Psychophysical time(Physiol.), the time required for the mind to transform a sensory impression into a motor impulse. It is an important part of physiological or reaction time. See under Reaction.

(Psy`cho*phys"ics) n. [Psycho- + physics.] The science of the connection between nerve action and consciousness; the science which treats of the relations of the psychical and physical in

Psychics to Public

(Psy"chics) n. Psychology.

(Psy"chism) n. [Cf. F. psychisme.] (Philos.) The doctrine of Quesne, that there is a fluid universally diffused, end equally animating all living beings, the difference in their actions being due to the difference of the individual organizations. Fleming.

(Psy"cho-) A combining form from Gr. psychh` the soul, the mind, the understanding; as, psychology.

(Psy`cho*gen"e*sis) n. Genesis through an internal force, as opposed to natural selection.

(Psy*chog"ra*phy) n. [Psycho- + -graphy.]

1. A description of the phenomena of mind.

2. (Spiritualism) Spirit writing.

(Psy`cho*log"ic Psy`cho*log"ic*al) a. [Cf. F. psychologique.] Of or pertaining to psychology. See Note under Psychic.Psy`cho*log"ic*al*ly, adv.

(Psy*chol"o*gist) n. [Cf. F. psychologiste.] One who is versed in, devoted to, psychology.

(Psy"cho*logue) n. A psychologist.

(Psy*chol"o*gy) n. pl. Psychologies [Psycho- + -logy: cf. F. psychologie. See Psychical.] The science of the human soul; specifically, the systematic or scientific knowledge of the powers and functions of the human soul, so far as they are known by consciousness; a treatise on the human soul.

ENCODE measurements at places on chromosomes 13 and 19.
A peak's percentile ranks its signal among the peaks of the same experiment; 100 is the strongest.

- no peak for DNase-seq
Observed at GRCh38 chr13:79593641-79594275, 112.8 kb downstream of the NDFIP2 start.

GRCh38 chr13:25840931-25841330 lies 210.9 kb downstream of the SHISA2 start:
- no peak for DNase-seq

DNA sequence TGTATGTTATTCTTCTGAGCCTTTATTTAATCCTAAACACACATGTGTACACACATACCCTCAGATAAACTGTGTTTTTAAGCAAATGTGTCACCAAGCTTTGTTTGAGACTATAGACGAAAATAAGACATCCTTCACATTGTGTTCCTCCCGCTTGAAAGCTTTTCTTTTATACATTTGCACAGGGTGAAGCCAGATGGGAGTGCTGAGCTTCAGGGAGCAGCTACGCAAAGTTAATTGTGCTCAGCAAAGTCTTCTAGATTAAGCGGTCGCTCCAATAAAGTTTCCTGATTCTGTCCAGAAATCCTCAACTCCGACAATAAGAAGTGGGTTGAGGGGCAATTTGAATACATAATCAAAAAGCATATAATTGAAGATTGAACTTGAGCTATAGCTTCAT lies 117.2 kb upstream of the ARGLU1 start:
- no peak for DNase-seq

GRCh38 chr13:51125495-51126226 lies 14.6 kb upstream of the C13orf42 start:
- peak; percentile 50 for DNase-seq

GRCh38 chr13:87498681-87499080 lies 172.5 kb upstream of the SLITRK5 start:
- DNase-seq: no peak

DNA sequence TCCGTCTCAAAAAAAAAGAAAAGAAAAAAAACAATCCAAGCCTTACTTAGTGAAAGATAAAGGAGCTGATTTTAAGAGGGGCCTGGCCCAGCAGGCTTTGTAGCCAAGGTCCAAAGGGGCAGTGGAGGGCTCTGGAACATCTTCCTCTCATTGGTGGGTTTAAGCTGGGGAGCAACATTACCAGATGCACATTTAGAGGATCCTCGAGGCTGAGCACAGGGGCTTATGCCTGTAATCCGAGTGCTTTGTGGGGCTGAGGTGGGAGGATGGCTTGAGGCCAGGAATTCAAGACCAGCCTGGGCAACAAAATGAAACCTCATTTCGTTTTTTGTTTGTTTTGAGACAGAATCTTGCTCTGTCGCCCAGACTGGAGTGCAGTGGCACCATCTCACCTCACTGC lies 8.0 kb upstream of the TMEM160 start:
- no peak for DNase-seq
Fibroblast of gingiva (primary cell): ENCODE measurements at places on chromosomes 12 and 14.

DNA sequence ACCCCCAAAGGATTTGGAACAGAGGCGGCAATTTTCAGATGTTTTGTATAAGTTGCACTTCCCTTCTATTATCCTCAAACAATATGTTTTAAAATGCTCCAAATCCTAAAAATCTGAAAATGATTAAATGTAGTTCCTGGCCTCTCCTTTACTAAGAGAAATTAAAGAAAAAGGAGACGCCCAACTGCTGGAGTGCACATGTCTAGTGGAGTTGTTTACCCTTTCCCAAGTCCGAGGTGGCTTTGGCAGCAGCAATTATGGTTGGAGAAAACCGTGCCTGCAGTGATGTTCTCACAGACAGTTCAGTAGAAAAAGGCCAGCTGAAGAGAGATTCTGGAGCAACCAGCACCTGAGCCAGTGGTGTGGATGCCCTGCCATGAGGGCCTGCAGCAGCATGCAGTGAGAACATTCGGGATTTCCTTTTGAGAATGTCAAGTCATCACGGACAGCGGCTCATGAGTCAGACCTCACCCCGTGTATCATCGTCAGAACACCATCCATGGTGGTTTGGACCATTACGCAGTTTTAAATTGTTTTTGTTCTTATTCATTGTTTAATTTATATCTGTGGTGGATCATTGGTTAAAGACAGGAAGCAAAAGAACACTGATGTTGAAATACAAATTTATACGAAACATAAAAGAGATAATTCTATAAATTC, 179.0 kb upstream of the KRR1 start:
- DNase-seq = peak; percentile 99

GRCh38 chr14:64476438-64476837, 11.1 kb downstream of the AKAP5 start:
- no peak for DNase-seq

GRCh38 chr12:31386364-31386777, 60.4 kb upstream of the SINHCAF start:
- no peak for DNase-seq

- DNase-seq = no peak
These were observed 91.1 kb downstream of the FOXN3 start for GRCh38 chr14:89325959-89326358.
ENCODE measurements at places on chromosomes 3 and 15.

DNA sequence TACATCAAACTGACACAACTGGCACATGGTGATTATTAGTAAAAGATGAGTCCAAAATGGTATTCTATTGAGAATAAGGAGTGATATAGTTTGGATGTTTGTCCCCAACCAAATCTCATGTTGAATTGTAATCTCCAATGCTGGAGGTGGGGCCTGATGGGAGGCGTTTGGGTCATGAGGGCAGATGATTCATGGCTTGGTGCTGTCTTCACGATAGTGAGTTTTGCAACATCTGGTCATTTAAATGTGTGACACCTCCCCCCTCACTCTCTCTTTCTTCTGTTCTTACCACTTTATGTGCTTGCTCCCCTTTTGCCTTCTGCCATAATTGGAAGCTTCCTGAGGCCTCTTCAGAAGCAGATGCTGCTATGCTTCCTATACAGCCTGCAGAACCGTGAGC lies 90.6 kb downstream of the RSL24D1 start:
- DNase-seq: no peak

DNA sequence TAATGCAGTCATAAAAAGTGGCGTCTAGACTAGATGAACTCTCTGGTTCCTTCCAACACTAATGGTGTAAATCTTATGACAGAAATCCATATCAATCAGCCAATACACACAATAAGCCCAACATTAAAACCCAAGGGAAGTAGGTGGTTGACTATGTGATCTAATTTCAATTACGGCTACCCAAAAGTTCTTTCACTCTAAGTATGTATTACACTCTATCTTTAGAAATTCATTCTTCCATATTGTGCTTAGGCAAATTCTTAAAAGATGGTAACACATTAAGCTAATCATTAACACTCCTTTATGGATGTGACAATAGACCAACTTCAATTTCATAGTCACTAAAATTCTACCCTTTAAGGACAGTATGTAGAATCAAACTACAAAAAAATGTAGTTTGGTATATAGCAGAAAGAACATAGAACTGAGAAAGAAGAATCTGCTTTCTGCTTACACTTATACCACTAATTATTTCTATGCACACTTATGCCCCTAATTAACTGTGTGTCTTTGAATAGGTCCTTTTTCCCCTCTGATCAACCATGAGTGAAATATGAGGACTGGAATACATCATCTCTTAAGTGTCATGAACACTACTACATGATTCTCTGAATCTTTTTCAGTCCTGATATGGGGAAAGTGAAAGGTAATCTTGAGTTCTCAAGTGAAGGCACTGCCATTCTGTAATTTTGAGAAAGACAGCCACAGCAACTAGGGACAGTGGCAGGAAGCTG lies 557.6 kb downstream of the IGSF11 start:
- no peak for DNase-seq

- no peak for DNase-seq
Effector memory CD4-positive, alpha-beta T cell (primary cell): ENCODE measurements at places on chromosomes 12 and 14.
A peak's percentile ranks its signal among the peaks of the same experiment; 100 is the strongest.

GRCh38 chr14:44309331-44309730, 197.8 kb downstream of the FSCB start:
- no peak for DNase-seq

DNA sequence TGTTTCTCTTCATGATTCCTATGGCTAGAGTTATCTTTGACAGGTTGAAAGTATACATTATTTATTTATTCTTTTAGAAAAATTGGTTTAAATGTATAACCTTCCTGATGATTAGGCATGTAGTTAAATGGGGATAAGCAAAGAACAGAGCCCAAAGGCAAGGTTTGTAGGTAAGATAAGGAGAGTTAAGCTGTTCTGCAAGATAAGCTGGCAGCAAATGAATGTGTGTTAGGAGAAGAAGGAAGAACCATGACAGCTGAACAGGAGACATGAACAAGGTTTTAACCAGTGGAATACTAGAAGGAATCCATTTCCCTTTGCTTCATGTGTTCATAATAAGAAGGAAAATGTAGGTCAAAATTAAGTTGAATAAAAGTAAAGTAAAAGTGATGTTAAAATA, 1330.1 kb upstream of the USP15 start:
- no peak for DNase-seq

Psychology, the science conversant about the phenomena of the mind, or conscious subject, or self.
Sir W. Hamilton.

(Psy*chom"a*chy) n. [L. psychomachia, fr. Gr. psychh` the soul + fight: cf. desperate fighting.] A conflict of the soul with the body.

(Psy"cho*man`cy) n. [Psycho- + -mancy: cf. F. psychomancie.] Necromancy.

(Psy*chom"e*try) n. [Psycho- + -metry.] (Physiol.) The art of measuring the duration of mental processes, or of determining the time relations of mental phenomena.Psy`cho*met"ric a.

(Psy`cho-mo"tor) a. [Psycho- + motor.] Of or pertaining to movement produced by action of the mind or will.

(Psy"cho*pan"ny*chism) n. [Psycho- + Gr. to spend all night long; all + night.] (Theol.) The doctrine that the soul falls asleep at death, and does not wake until the resurrection of the body.Psy`cho*pan"ny*chism n.

(Psy*chop"a*thy) n. [Psycho- + Gr. .] (Med.) Mental disease. See Psychosis, 2. Psy`cho*path"ic, a.Psy*chop"a*thist, n.

(Psy`cho*phys"ic*al) a. Of or pertaining to psychophysics; involving the action or mutual relations of the psychical and physical in man.

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